A deep well

Reports that Jews ritually sacrificed Christian children were not uncommon during the Middle Ages, but things took a particularly terrible turn during the spread of the Black Plague. In the 14th century, thousands of Jews were killed in response to rumors that Satan was protecting them from the plague in exchange for poisoning the wells of Christians. In 1321 in Guienne, France alone, an estimated 5000 Jews were burned alive for supposedly poisoning wells. Other communities expelled the Jews, or burned entire settlements to the ground. Brandenburg, Germany, even passed a law denouncing Jews for poisoning wells—which of course they weren't.


In July 1789, amid the widespread fear and instability on the eve of the French revolution, rumors spread that the anti-revolutionary nobility had planted brigands (robbers) to terrorize the peasants and steal their stores of food. Lights from furnaces, bonfires, and even the reflection of the setting sun were sometimes taken to be signs of brigands, with panic as the predictable result. Provincial towns and villages formed militias in response to the rumors, even though, as historian Georges Lefebvre put it, “the populace scared themselves.” In one typical incident, near Troyes on July 24, 1789, a group of brigands were supposedly spotted heading into some woods; an alarm was sounded and 3000 men gave chase. The “brigands” turned out to be a herd of cattle.


Officers of the Royal Canadian Mounted Police marching in a Canada Day parade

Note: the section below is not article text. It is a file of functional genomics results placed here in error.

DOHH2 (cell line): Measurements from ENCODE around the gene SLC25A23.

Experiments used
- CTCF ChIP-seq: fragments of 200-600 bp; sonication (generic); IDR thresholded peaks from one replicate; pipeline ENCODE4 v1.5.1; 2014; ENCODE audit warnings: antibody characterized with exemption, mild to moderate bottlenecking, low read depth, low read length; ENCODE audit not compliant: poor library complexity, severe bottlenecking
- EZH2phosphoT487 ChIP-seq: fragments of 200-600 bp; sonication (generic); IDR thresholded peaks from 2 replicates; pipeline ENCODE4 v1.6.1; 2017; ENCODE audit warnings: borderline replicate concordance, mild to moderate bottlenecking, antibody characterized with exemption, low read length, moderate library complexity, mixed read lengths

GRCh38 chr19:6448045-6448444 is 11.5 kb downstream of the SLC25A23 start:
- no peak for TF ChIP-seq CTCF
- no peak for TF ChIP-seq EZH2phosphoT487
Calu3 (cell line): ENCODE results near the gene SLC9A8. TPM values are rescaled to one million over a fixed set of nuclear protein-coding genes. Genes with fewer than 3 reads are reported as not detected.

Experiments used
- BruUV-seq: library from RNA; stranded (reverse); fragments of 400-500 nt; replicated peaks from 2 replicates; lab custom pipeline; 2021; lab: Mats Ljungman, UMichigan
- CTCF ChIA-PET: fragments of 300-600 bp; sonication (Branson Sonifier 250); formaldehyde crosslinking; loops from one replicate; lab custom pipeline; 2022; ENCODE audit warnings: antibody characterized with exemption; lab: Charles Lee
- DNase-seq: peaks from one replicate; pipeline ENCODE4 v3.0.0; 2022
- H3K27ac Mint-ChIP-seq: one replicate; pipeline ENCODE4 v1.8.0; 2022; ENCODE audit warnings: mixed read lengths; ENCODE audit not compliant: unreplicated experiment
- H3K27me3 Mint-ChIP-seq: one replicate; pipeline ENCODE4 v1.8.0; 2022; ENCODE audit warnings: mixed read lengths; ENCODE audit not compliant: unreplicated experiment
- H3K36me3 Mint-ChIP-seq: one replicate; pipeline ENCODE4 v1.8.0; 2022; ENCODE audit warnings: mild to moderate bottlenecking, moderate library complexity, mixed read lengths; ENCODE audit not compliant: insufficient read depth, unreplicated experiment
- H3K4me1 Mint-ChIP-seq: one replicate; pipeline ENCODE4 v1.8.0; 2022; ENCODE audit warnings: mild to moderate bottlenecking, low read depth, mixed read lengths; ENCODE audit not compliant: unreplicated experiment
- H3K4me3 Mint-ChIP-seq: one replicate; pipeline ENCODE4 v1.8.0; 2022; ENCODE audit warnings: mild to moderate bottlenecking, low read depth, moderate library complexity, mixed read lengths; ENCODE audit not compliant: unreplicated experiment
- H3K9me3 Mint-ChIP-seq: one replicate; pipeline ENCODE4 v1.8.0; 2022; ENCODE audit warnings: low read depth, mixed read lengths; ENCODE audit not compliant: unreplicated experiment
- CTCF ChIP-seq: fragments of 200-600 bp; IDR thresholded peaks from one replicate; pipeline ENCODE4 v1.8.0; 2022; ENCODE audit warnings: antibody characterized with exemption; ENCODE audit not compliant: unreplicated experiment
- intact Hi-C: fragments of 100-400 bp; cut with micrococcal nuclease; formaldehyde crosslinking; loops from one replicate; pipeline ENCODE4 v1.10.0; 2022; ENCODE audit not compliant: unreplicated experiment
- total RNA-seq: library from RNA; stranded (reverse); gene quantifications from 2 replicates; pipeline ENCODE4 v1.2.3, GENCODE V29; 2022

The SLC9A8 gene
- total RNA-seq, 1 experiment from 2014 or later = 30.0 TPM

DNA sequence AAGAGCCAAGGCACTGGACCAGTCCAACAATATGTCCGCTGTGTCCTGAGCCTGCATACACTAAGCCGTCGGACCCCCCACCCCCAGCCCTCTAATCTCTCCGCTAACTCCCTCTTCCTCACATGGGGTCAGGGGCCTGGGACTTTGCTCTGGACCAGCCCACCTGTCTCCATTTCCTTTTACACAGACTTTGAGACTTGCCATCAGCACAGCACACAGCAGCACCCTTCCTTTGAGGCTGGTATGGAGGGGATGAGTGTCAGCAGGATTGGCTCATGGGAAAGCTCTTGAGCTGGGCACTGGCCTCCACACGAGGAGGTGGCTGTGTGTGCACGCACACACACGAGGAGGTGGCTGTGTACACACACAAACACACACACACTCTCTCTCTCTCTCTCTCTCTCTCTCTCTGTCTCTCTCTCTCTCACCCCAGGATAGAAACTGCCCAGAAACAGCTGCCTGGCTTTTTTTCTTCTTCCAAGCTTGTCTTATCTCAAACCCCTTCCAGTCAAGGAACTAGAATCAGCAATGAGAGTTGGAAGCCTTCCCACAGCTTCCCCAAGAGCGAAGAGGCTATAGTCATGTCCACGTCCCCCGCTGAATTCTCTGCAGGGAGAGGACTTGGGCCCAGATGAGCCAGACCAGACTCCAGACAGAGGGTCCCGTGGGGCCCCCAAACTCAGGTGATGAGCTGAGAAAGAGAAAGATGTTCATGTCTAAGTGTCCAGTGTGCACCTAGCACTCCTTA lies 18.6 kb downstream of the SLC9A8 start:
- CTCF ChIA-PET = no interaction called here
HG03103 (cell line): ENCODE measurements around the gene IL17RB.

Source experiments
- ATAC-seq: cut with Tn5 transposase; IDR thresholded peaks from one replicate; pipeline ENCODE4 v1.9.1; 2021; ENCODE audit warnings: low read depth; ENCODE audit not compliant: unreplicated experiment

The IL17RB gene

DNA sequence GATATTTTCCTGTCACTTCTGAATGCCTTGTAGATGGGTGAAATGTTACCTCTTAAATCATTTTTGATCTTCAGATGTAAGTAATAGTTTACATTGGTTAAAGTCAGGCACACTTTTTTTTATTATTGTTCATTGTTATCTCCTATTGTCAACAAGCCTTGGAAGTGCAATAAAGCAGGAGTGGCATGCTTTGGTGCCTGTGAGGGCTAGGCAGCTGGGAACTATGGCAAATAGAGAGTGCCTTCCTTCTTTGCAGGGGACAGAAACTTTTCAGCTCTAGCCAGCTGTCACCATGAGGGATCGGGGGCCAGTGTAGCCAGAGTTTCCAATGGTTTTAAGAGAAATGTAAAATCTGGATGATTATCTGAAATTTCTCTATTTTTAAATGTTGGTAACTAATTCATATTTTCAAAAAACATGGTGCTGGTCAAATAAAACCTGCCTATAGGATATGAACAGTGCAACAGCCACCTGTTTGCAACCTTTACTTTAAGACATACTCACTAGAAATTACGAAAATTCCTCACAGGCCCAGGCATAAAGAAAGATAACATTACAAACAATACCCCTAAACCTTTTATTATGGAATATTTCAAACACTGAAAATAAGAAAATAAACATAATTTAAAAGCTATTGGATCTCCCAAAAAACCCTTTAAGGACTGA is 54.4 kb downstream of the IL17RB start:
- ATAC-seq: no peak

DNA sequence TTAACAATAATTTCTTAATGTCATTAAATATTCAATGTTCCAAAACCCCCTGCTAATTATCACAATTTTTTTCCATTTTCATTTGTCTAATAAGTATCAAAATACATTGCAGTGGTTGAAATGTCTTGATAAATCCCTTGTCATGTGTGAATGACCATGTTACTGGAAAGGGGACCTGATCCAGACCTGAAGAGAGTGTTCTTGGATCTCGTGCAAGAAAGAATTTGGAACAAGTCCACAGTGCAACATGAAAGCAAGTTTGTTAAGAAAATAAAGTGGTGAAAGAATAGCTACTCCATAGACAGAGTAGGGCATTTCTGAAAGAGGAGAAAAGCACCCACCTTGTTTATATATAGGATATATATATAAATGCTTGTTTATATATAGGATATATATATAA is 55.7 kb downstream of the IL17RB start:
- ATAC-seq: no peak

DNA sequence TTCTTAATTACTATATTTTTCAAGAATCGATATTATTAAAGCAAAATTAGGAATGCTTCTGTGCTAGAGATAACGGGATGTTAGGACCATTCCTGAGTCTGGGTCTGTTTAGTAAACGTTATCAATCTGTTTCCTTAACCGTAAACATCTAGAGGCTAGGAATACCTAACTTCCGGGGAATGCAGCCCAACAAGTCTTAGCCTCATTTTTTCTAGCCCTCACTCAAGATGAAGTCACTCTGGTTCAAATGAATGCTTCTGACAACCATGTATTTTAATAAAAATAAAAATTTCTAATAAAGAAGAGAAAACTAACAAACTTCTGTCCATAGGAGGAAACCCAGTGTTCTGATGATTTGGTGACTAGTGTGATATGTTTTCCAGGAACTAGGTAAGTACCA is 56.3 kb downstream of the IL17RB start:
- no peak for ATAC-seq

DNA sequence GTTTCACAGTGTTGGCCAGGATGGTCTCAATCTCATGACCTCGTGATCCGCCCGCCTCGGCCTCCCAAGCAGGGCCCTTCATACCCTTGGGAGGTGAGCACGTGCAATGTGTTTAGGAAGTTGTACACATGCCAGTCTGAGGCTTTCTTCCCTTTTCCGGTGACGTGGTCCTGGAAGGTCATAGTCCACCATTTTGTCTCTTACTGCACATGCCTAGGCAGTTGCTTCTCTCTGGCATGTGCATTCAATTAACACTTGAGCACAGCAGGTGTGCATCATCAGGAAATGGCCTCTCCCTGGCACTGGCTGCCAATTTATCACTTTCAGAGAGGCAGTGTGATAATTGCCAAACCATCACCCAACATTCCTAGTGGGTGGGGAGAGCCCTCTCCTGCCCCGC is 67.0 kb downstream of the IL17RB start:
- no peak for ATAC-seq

Canada entered World War I in 1914, three years before the United States did. During the gap period, rumors circulated that German-Americans sympathetic to their country of origin were planning surprise attacks on Canada. One of the worst offenders of such rumor-mongering, according to authors Bartholomew and Hassall, was British consul-general Sir Courtenay Bennett, then stationed in New York. In the early months of 1915, Bennett made “several sensational claims about a plan in which as many as 80,000 well-armed, highly trained Germans who had been drilling in Niagara Falls and Buffalo, New York, were planning to invade Canada from northwestern New York state.” Bizarre as it may sound, there was so much anxiety and suspicion during the period that Canadian Prime Minister Sir Robert Borden requested a report on the story, which the Canadian police commissioner determined to be without any foundation whatsoever.


In certain parts of Indonesia, locals reportedly believe—or once did—that large-scale construction projects require human heads to keep the structures from crumbling. In 1937, one island was home to a spate of rumors saying that a tjoelik (government-sanctioned headhunter) was looking for a head to place near a local jetty construction project. Locals reported strange noises and sights, houses pelted with stones, and attacks from tjoelik wielding nooses or cowboy lassos. Similar rumors surfaced in 1979 in Indonesian Borneo, when government agents were supposedly seeking a head for a new bridge project, and in 1981 in Southern Borneo, when the government headhunters supposedly needed heads to stabilize malfunctioning equipment in nearby oil fields. Terrified townspeople began curtailing their activities so as not to be in public any longer than necessary, although the rumors eventually died down.